Old-timers at The News & Observer remember or remember hearing about the fire of 1980.
But there were other fires in the paper’s history, one of the earliest being one hundred years ago today. As the city entertained crowds for the Carolina League’s opening day baseball game between the Raleigh Capitals and the Durham Bulls, flames were starting in the nearly-deserted newspaper plant, which had stood on West Martin Street since 1907.
Fire that burst upon the city while it was in festive mood yesterday, totally wrecked the News and Observer’s splendid plant and caused its owner, Secretary Josephus Daniels, of the Navy, the loss of more than $75,000.
The mystery of its origin has not been cleared and in the absence of any evidence stronger, the people on the paper have accepted the theory that it began in the basement and shot up the elevator shaft. Along with the cities of Raleigh and Durham, the force had deserted the building and the blaze broke out with ungovernable fury about 6 o’clock as the night shift was preparing to come on.
The alarm was given but the fire had taken the top floor. In a moment the smoke boiled from a score of windows and the blaze had wrapped the six linotypes in a white heat. The firemen did their best with a feeble pressure and a stream that fell with woeful weakness upon the fiercest of flames. The men shifted their positions and braved a glare that literally made their clothes smoke, but the water was no match for the fire and in fifteen minutes the employees of the paper had given up hope. ...
The march of the blaze was undisturbed until it took the floor above. When the alarm was given there was nobody in the building except the devil, the janitor and the Associated Press operator who heard the first roar of the flames. The seasoned timbers above took fire and in a moment the cracking of glass was heard all about. It seems no idle speculation to say what might have been with full streams upon the floor above. The water company must know at last how well Providence has cared for a foolish people.
The disaster overtook the people when they were least able to resist it. The fire could not have chosen a better time for havoc complete. A baseball game of keenest rivalry between ancient foes had set the stage, and the streets were absolutely deserted. The fire companies came into action about the time of the return from the grounds and ten thousand people must have stood and watched the passing of the plant....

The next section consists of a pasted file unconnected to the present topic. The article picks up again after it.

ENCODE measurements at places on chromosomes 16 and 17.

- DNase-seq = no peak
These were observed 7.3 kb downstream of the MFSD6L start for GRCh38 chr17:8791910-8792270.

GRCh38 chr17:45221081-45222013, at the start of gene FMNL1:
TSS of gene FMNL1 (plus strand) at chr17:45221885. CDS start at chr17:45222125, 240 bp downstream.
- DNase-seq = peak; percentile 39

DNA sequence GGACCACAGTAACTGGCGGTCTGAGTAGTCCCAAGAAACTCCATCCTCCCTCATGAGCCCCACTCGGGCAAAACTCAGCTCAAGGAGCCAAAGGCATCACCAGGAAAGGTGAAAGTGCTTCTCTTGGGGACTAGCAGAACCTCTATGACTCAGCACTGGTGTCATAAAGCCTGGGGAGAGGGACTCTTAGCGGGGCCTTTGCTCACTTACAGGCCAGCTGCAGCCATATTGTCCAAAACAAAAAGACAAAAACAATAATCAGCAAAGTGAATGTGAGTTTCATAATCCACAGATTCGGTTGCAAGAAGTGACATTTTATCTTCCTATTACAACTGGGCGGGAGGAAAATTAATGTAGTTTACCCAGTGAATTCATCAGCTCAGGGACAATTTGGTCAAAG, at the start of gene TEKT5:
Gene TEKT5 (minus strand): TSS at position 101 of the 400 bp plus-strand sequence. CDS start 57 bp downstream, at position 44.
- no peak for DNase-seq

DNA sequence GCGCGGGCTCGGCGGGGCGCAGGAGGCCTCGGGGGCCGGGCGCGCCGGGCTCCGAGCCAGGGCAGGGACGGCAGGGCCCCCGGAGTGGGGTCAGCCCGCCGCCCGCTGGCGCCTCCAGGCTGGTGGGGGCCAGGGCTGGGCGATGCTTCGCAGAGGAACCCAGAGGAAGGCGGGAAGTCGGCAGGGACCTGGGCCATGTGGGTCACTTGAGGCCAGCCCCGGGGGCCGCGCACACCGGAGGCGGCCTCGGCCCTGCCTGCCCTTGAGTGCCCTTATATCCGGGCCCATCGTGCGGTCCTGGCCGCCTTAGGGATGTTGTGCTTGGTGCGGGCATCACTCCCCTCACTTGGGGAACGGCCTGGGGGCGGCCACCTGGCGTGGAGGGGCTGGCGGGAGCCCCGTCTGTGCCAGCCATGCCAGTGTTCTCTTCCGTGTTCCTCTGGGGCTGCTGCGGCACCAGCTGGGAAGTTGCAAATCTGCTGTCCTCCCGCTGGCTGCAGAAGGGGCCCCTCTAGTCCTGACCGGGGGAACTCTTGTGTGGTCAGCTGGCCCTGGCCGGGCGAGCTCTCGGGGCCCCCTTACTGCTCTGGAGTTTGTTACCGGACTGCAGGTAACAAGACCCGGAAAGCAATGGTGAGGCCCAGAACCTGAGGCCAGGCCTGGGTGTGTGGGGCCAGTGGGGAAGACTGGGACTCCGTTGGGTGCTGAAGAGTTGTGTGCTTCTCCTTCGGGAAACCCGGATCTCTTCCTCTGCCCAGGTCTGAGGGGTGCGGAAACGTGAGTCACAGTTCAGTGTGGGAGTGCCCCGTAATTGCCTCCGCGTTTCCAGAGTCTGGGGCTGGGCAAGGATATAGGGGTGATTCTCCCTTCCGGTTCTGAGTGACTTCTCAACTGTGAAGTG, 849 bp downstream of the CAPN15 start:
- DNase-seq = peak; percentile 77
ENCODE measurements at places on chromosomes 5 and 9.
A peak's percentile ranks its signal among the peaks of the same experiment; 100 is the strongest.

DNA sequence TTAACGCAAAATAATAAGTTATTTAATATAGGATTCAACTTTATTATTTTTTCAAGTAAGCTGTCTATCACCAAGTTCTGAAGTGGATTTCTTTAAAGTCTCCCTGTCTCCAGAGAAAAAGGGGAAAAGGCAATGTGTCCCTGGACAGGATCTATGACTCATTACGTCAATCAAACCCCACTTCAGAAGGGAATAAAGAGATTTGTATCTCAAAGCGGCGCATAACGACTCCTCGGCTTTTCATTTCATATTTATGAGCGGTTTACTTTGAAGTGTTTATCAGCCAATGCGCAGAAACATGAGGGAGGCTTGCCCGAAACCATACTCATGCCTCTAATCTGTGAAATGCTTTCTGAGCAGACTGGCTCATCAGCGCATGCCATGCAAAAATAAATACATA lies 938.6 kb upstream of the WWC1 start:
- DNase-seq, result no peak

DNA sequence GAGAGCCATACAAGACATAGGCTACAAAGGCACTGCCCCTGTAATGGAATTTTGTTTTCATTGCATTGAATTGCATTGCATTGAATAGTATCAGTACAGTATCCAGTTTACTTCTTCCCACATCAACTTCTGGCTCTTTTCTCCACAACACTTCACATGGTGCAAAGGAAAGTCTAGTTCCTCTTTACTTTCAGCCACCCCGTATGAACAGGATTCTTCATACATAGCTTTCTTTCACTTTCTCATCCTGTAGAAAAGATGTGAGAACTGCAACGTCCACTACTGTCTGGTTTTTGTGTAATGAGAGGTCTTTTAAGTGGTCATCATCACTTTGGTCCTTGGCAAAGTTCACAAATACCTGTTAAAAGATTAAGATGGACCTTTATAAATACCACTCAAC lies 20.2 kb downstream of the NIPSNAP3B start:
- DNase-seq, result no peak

It was a spectacular blaze despite the hour of the outbreak. There were fully 1,000 people from Durham who came into the boiling smoke as they returned from the game. For a moment or two it looked as if the firemen might fight on equal terms, the two gasoline trucks had come up reenforced by the horse hose wagons. All streams were put on and plied where the fire was fiercest. But there never was a second when the blaze did not have the advantage, when the water did not appear to be oil feeding the wasting timbers within. -- The N&O 4/25/1913
Editors wasted no time in laying blame at the inadequacies of the waterworks company, saying, “The Wake Waterworks company has again demonstrated to the people of the city its absolute worthlessness and inefficiency when its services are in the greatest demand. By its own acts it writes above its signature: “Ichabod.” In its own scales it has been weighed and found wanting.”
The newspaper was able to continue publishing without interruption thanks to the printing plant of The Raleigh Times.
The loss to the paper is a great one, not alone in the money sense, but in the destruction of valuable records memoranda, files, newspaper cuts, and the great variety of acquisitions of matter of a valuable nature to a daily paper. The battery of six linotypes are nothing but twisted metal, the sterotyping department is but a memory, the case type and forms and all parts of the mechanical department except the great Hoe four decker color press in the basement section, injured by heat and water, are destroyed.
But we "thank God and take courage," for the best asset of The News and Observer remains. That is its thousands of friends and patrons throughout the State. From its ashes it looks with confidence to them, feeling secure in their friendship for the "Old Reliable." The equipment has gone. That will be replaced with dispatch. Many of its valuable possessions are gone. But the people of North Carolina, whom it has tried to serve in season and out of season are still here, and this paper knows that they will rally to it in increasing number as it faces this greatest disaster in its history. -- The N&O 4/25/1913